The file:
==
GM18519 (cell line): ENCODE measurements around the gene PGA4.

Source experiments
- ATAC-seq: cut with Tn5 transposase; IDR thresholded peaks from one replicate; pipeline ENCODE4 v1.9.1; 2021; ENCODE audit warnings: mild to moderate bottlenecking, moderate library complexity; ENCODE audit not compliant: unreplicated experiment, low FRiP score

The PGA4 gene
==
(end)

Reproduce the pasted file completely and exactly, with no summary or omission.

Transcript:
GM18519 (cell line): ENCODE measurements around the gene PGA4.

Source experiments
- ATAC-seq: cut with Tn5 transposase; IDR thresholded peaks from one replicate; pipeline ENCODE4 v1.9.1; 2021; ENCODE audit warnings: mild to moderate bottlenecking, moderate library complexity; ENCODE audit not compliant: unreplicated experiment, low FRiP score

The PGA4 gene